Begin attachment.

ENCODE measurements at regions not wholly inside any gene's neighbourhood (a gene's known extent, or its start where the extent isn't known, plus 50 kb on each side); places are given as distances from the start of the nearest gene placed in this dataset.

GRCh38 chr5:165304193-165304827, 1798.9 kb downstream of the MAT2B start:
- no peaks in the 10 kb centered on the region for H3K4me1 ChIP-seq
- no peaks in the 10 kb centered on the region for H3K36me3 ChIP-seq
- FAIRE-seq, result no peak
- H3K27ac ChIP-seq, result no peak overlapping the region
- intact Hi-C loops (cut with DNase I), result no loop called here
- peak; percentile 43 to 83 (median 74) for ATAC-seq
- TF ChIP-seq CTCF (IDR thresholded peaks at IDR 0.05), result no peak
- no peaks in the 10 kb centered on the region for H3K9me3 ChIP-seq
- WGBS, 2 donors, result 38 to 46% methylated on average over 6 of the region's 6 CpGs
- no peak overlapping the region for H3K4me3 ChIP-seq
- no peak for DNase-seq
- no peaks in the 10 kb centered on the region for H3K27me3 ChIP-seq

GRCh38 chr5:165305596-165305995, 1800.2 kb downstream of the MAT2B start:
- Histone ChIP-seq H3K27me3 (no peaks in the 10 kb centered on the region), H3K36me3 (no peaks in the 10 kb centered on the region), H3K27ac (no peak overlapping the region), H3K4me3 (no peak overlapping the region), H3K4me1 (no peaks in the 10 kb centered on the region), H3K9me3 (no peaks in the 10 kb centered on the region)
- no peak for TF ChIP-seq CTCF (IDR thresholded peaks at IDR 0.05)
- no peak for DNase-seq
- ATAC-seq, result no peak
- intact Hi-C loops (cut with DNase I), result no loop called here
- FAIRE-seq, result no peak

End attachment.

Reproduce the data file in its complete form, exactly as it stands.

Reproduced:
ENCODE measurements at regions not wholly inside any gene's neighbourhood (a gene's known extent, or its start where the extent isn't known, plus 50 kb on each side); places are given as distances from the start of the nearest gene placed in this dataset.

GRCh38 chr5:165304193-165304827, 1798.9 kb downstream of the MAT2B start:
- no peaks in the 10 kb centered on the region for H3K4me1 ChIP-seq
- no peaks in the 10 kb centered on the region for H3K36me3 ChIP-seq
- FAIRE-seq, result no peak
- H3K27ac ChIP-seq, result no peak overlapping the region
- intact Hi-C loops (cut with DNase I), result no loop called here
- peak; percentile 43 to 83 (median 74) for ATAC-seq
- TF ChIP-seq CTCF (IDR thresholded peaks at IDR 0.05), result no peak
- no peaks in the 10 kb centered on the region for H3K9me3 ChIP-seq
- WGBS, 2 donors, result 38 to 46% methylated on average over 6 of the region's 6 CpGs
- no peak overlapping the region for H3K4me3 ChIP-seq
- no peak for DNase-seq
- no peaks in the 10 kb centered on the region for H3K27me3 ChIP-seq

GRCh38 chr5:165305596-165305995, 1800.2 kb downstream of the MAT2B start:
- Histone ChIP-seq H3K27me3 (no peaks in the 10 kb centered on the region), H3K36me3 (no peaks in the 10 kb centered on the region), H3K27ac (no peak overlapping the region), H3K4me3 (no peak overlapping the region), H3K4me1 (no peaks in the 10 kb centered on the region), H3K9me3 (no peaks in the 10 kb centered on the region)
- no peak for TF ChIP-seq CTCF (IDR thresholded peaks at IDR 0.05)
- no peak for DNase-seq
- ATAC-seq, result no peak
- intact Hi-C loops (cut with DNase I), result no loop called here
- FAIRE-seq, result no peak